The microbiome is one of the most talked-about topics in modern science, but it’s a complex and evolving field with important nuances often missed by the media. Atlantic science writer Yong refines the natural history of these microscopic wonders and breaks down the cutting-edge science that may soon result in revolutionary medical advances.
Simply put, the microbiome (or “microbiota”) is the vast collection of bacteria, viruses, and other microscopic organisms that live in and on the bodies of animals. While scientists have long been aware of the presence of some microbes, their abundance and significance have only been truly understood with the advent of tools that reveal their genetic identity. As a result, specialists around the world are focusing on exactly how microbes affect the health of their hosts. In this sweeping and meticulously researched book, the author introduces many of these pioneering researchers, and through their experiments, he elucidates microbes’ astonishingly wide-ranging roles. Prepare to meet some weird animals and weirder microbes, as Yong guides us through the animal kingdom to explain how microbes facilitate digestion, reproduction, and other functions integral to the survival of a species. In humans, microbes have been shown to regulate inflammation, an immune response linked to dozens of chronic conditions. In fact, in the absence of symbiotic microbes, life as we know it would quickly collapse—and yet it was only recently that microbes were understood to be more than disease-carrying bugs and more recently still that scientists have begun to understand their potential medicinal power. The author excels at objectively navigating the large body of research related to the microbiome without overselling its curative potential or sacrificing any of the deliciously icky details, and he delivers some of the finest science writing out there in language that will appeal to a wide audience.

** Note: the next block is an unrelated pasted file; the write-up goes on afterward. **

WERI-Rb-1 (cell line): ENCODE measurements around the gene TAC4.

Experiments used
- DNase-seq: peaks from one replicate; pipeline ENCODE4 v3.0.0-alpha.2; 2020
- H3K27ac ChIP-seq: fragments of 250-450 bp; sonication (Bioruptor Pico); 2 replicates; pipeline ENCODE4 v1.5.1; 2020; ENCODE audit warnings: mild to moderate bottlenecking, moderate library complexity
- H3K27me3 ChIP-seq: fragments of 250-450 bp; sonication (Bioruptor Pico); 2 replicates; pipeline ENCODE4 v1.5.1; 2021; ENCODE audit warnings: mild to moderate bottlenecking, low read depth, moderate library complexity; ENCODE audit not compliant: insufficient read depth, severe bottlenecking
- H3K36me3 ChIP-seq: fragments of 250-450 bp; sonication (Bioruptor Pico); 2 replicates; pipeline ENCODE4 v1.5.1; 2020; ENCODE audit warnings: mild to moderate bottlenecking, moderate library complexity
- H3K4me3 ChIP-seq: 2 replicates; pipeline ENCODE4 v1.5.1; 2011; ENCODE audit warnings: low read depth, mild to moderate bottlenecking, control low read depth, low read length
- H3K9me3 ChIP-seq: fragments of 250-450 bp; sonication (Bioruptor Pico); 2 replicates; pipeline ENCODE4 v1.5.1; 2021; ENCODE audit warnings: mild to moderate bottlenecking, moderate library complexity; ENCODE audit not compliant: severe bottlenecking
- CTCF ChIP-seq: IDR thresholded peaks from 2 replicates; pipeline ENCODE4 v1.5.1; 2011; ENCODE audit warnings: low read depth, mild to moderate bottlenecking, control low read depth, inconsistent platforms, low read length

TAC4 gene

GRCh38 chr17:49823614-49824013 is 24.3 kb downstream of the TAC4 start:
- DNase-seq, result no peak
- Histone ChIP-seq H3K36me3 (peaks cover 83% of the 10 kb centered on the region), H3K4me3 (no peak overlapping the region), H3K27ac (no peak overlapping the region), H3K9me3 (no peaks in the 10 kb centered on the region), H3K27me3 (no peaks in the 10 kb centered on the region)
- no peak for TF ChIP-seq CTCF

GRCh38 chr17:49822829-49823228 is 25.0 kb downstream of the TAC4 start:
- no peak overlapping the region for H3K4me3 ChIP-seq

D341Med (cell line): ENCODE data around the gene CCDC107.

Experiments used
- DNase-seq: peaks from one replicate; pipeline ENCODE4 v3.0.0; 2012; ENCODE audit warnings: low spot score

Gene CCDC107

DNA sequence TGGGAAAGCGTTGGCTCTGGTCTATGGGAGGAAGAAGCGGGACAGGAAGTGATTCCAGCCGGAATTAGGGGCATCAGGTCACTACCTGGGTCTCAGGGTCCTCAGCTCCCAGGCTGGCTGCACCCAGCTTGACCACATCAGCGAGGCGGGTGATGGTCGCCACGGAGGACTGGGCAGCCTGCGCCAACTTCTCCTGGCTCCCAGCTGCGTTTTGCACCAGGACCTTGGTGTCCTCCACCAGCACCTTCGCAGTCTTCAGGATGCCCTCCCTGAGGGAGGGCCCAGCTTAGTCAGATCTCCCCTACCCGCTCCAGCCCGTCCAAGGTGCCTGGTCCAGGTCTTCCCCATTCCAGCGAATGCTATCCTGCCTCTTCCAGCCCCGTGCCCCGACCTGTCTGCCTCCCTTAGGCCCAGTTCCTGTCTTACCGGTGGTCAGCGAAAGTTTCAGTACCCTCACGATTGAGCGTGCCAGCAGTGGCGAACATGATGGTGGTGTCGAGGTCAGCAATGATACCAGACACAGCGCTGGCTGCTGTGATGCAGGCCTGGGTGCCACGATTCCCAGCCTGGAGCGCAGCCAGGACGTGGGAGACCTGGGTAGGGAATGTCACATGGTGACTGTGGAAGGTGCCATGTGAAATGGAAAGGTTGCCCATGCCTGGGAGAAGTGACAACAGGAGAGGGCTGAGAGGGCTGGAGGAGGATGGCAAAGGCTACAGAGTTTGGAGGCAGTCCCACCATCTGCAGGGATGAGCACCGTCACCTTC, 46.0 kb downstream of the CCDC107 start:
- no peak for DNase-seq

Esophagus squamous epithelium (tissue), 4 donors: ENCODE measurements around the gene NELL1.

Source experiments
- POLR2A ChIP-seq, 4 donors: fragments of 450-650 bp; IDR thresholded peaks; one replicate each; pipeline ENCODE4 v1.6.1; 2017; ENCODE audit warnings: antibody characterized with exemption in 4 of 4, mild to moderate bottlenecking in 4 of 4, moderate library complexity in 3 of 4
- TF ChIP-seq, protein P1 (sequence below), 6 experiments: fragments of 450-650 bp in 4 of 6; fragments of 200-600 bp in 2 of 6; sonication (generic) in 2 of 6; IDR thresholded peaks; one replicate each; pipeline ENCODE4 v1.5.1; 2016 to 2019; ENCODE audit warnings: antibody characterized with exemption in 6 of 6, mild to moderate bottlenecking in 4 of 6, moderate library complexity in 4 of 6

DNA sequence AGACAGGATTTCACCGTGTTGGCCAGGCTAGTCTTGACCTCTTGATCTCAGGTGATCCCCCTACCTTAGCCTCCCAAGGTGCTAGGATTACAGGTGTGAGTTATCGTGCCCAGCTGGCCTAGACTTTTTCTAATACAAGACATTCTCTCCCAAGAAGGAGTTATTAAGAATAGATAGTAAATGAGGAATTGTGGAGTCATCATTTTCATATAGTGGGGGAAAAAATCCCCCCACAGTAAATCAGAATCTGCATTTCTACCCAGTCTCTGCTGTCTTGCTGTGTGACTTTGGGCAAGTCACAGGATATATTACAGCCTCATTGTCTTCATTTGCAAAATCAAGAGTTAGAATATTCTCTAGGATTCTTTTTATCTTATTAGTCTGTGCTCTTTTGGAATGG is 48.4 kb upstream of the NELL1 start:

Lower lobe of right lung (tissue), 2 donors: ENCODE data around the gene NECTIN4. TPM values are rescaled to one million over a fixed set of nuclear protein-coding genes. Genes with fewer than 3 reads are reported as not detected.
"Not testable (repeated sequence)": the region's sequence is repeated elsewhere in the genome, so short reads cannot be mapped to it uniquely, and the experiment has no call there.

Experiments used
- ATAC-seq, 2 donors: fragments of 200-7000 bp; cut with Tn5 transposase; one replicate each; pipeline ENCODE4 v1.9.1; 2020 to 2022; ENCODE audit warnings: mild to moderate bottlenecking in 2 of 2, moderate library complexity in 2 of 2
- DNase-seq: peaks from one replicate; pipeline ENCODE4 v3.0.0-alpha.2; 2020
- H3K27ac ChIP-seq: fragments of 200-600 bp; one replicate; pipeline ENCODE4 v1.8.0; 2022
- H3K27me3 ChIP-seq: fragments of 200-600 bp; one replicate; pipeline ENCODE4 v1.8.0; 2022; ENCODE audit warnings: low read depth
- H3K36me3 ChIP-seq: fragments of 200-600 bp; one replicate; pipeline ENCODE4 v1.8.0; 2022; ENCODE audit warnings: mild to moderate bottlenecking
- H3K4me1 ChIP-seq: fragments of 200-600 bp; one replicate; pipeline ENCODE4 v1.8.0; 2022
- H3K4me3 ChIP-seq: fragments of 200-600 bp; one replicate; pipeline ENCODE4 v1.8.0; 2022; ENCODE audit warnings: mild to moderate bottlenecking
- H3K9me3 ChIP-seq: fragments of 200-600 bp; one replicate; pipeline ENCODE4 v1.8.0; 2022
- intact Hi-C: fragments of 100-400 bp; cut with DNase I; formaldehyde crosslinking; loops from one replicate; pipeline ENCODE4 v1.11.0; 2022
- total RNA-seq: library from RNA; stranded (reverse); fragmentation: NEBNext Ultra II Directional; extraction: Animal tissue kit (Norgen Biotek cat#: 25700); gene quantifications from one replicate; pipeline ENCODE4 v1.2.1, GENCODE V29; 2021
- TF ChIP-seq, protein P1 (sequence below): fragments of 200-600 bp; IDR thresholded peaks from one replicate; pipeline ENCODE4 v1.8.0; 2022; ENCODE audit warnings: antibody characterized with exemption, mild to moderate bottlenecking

An exceptionally informative, beautifully written book that will profoundly shift one’s sense of self to that of symbiotic multitudes.